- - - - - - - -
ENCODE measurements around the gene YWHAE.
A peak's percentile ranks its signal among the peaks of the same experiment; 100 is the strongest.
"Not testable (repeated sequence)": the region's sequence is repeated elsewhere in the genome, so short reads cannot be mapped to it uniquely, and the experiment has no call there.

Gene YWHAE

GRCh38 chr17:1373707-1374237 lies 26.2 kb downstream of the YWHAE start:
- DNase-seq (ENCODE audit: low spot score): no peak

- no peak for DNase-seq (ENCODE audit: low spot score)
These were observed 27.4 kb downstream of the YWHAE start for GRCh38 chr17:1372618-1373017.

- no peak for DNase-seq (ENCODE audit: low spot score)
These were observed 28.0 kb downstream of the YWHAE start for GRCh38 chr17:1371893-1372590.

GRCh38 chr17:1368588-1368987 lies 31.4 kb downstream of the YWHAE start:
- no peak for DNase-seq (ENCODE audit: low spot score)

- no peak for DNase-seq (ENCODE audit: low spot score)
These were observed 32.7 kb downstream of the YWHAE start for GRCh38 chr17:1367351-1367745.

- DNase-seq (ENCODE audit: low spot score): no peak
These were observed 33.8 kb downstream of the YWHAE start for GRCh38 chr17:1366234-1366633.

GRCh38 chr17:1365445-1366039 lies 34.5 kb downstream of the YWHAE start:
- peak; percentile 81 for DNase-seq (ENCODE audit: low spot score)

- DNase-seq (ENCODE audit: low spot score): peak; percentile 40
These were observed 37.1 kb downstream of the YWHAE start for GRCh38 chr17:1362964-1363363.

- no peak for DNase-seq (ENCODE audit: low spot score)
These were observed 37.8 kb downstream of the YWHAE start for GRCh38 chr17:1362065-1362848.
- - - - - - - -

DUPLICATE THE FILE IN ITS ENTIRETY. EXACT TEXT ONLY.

ENCODE measurements around the gene YWHAE.
A peak's percentile ranks its signal among the peaks of the same experiment; 100 is the strongest.
"Not testable (repeated sequence)": the region's sequence is repeated elsewhere in the genome, so short reads cannot be mapped to it uniquely, and the experiment has no call there.

Gene YWHAE

GRCh38 chr17:1373707-1374237 lies 26.2 kb downstream of the YWHAE start:
- DNase-seq (ENCODE audit: low spot score): no peak

- no peak for DNase-seq (ENCODE audit: low spot score)
These were observed 27.4 kb downstream of the YWHAE start for GRCh38 chr17:1372618-1373017.

- no peak for DNase-seq (ENCODE audit: low spot score)
These were observed 28.0 kb downstream of the YWHAE start for GRCh38 chr17:1371893-1372590.

GRCh38 chr17:1368588-1368987 lies 31.4 kb downstream of the YWHAE start:
- no peak for DNase-seq (ENCODE audit: low spot score)

- no peak for DNase-seq (ENCODE audit: low spot score)
These were observed 32.7 kb downstream of the YWHAE start for GRCh38 chr17:1367351-1367745.

- DNase-seq (ENCODE audit: low spot score): no peak
These were observed 33.8 kb downstream of the YWHAE start for GRCh38 chr17:1366234-1366633.

GRCh38 chr17:1365445-1366039 lies 34.5 kb downstream of the YWHAE start:
- peak; percentile 81 for DNase-seq (ENCODE audit: low spot score)

- DNase-seq (ENCODE audit: low spot score): peak; percentile 40
These were observed 37.1 kb downstream of the YWHAE start for GRCh38 chr17:1362964-1363363.

- no peak for DNase-seq (ENCODE audit: low spot score)
These were observed 37.8 kb downstream of the YWHAE start for GRCh38 chr17:1362065-1362848.